Starting early…

It is no time to be up, not when it is not necessary. Even Ani has got the general idea that just because I am up doesn’t mean it is time for her to wake these days but I love the quiet hours of the morning. There is something in that silence when you know you will not be disturbed, when the world around you sleeps and it seems as if even the pressure of the busy thoughts of others is withdrawn in slumber. Dreams linger, inspiration creeps in through the crack in the door and, for the only hours of the day, the soggy tennis ball is not on my lap. It is the best time of day to write.

You wouldn’t think it would matter. The small dog and I write and work most of the day and evening. Emails still come in night and day from across the world, student journals can just as easily arrive before dawn as at teatime, texts start before the alarm clock and social media never sleeps. Not that I am complaining… it is wonderful to be able to communicate instantly across the world, regardless of time zones.

However, it is true that in terms of technology the diurnal rhythm has gone right out of the window. Where our forefathers rose and slept with the sun for purely practical reasons, electric lighting and entertainment have lengthened our days, the rule of ‘nine to five’ defines them, even though so many now work unsociable hours. The seventh day, the day of rest when thoughts were turned to the sacred has been drowned out by the pressure of seven day working and the need to catch up. Even pleasure has been slotted neatly into the time frame. Although many do enjoy their jobs, it has ceased to be a prerequisite and most work simply to earn a living, seeing those who love their work and get paid for it as ‘lucky’.

Though it is easy to dream, given a realistic choice most of us would not go back to a simpler time. We like our gadgets and those luxuries we have come to accept as mere conveniences… like an inside toilet, heating system and hot water on tap. When I was first married, the little back to back terraced house we took was due for demolition within a couple of years. The shared toilet was in an outhouse at the end of the street, there was neither heating, except from the coal fire, cleaned and built fresh daily, nor hot water unless you boiled it. It was not all that long ago either…the houses were out-dated even then. But coming from the north, I didn’t meet central heating in a home till I was in my twenties. We adapted… I would again if I had to… but I do like warmth!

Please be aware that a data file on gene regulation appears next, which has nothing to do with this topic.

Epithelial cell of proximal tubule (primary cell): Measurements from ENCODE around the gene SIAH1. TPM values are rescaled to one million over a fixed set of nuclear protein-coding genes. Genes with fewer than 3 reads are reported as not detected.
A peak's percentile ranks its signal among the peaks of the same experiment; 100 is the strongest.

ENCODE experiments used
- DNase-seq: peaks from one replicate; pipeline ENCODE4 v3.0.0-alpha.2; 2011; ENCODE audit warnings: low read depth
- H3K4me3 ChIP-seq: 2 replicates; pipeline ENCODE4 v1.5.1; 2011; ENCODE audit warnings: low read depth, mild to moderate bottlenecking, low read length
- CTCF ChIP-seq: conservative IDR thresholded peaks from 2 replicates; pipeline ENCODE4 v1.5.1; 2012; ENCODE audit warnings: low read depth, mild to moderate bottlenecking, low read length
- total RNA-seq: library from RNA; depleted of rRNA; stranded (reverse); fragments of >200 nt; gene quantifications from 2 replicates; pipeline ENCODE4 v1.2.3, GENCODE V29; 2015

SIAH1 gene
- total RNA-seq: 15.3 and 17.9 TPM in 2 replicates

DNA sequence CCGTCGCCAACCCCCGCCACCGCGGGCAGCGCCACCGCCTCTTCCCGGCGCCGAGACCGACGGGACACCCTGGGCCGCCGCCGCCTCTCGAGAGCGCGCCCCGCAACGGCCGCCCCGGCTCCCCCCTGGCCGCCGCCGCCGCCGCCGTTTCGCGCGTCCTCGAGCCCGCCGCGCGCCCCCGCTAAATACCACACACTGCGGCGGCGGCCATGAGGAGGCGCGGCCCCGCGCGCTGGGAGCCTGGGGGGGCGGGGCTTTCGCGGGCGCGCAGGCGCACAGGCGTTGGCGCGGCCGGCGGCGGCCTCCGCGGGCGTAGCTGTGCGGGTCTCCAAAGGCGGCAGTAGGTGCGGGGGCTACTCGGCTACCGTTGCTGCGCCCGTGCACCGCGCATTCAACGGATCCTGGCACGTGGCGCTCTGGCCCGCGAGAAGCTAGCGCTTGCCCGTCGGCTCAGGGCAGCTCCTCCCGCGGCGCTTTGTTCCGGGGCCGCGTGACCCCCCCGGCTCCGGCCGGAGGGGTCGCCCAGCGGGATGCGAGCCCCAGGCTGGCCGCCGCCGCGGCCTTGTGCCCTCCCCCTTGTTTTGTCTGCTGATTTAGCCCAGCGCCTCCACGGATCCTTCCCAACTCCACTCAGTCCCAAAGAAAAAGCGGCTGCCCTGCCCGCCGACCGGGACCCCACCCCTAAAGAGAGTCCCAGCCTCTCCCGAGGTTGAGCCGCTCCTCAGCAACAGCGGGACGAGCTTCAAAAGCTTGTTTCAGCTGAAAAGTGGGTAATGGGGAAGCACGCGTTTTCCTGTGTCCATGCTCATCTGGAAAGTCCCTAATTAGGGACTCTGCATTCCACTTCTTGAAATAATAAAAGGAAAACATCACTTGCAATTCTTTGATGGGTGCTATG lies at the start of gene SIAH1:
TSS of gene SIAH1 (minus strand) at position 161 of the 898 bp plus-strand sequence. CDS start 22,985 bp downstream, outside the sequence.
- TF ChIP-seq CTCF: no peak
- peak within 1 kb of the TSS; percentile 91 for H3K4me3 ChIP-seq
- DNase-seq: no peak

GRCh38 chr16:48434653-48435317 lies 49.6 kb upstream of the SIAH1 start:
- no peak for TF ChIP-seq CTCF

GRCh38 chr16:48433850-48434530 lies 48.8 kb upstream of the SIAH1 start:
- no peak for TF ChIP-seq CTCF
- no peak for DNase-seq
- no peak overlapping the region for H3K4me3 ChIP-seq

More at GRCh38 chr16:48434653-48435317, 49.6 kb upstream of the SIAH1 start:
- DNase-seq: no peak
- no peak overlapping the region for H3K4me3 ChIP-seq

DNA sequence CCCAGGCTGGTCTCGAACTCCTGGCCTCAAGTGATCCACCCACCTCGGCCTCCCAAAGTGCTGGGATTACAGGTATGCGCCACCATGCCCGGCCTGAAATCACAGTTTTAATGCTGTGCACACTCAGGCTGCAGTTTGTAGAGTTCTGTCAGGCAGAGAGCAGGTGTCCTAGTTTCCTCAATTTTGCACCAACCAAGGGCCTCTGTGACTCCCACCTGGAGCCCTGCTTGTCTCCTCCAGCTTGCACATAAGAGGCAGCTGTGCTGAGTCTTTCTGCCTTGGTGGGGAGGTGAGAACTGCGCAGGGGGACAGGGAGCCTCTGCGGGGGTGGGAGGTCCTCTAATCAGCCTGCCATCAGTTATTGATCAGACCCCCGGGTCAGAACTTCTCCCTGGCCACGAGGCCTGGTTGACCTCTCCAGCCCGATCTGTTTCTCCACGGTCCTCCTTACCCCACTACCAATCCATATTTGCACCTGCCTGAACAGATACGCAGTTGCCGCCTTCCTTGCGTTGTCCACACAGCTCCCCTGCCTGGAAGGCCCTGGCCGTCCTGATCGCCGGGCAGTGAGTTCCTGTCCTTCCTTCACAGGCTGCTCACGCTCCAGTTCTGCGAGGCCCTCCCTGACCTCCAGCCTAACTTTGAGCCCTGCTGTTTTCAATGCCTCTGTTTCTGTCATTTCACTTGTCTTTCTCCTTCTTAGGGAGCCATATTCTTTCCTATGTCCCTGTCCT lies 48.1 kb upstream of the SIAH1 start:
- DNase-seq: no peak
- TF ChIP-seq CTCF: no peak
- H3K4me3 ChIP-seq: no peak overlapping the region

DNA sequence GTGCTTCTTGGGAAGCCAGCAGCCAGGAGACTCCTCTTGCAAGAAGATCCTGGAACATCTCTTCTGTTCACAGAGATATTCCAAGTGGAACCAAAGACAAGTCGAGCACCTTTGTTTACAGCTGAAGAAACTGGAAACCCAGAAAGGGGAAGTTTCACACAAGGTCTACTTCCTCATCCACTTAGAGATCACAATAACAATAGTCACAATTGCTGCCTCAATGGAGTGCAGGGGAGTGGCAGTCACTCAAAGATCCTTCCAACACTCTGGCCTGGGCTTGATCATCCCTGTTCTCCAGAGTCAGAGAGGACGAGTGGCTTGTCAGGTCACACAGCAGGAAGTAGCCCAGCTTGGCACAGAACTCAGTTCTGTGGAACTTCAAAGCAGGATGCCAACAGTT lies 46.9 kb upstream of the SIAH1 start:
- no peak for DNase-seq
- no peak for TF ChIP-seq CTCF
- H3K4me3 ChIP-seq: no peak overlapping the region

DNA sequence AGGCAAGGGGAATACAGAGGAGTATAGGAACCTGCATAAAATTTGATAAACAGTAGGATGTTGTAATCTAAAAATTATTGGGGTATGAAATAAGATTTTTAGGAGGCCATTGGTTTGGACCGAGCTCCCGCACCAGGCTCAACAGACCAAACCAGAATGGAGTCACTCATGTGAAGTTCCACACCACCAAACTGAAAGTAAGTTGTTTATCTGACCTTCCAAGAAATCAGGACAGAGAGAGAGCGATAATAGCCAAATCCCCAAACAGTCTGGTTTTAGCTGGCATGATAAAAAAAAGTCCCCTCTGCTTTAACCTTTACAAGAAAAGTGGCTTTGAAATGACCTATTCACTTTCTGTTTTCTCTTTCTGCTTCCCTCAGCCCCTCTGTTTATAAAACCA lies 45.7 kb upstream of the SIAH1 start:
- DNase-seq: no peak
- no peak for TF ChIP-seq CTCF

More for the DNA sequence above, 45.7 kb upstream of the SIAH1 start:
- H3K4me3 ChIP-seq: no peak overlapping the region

One thing I would change though is the lack of communion with the world around us. Communication we have. We rely on it, are almost defined by it these days. Smartphones and tablets, things that were, in my childhood, the stuff of science fiction, have now become the necessary adjuncts of modern life and I love the possibilities opened by these modern marvels of technology. We can see so much of the world from the comfort of our living rooms. But that is not the same as communion. Being aware of the time because of the quality of light, waking to the sun, seeing the world fresh each morning with eyes childlike in wonder at the miracles of life around us… these things cost nothing, take no time and yet the rewards are far richer than the remuneration for the jobs which occupy our attention in the struggle to make ends meet, for they are paid in joy and beauty.

Simply taking the time, albeit a few minutes with that morning coffee, to stand at the door, look out of the window and feel the world, feel yourself part of it… here… now. To see the painted skies of morning or watch roiling clouds race, to hear a blackbird’s song. To see the resilience of a flower pushing through concrete, the miniature forest in a clump of moss or watch the turning seasons in a tree. Those few moments reconnect us with something that is a simpler world. Not something lost and outmoded, but a rhythm that sings in our bodies, a shifting tide that moves with the music of being. Taking a few minutes from the busy day to look out from a house to the place that is truly home and just being aware of beauty, even in the most unlikely places.

24 thoughts on “Starting early…

  1. Good morning, Sue. I too sometimes awake early -as today – and share your heart-warming, lovely view of the day. I greeted a pale, rosy, Spanish sky, wearing a few streaky clouds. The palm trees sway to the rhythm of the breeze, and even the birds are still asleep. A precious time… xx

    Liked by 1 person

  2. So well done, Sue. I often think we might be better off when there is little outside communication to distract us – I love to travel because then I can just shut things off and enjoy the day. Wonder what life would be like even 60 years ago!

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  3. Early mornings, before anyone is up, have always been my favorite. After my husband retired, he slept in and I always had two or three hours of time to myself. Lately, he sets the alarm to get up. I miss my alone time. I can enjoy all kinds of commotion later in the day but my mornings of peace and quiet have always been a time for me to write, to plan my week, enjoy my morning coffee, and check my email.

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  4. Even a few quiet moments to look around and take it all in are incredibly important. I like being the first one up in the morning and having the beautiful world all to myself.

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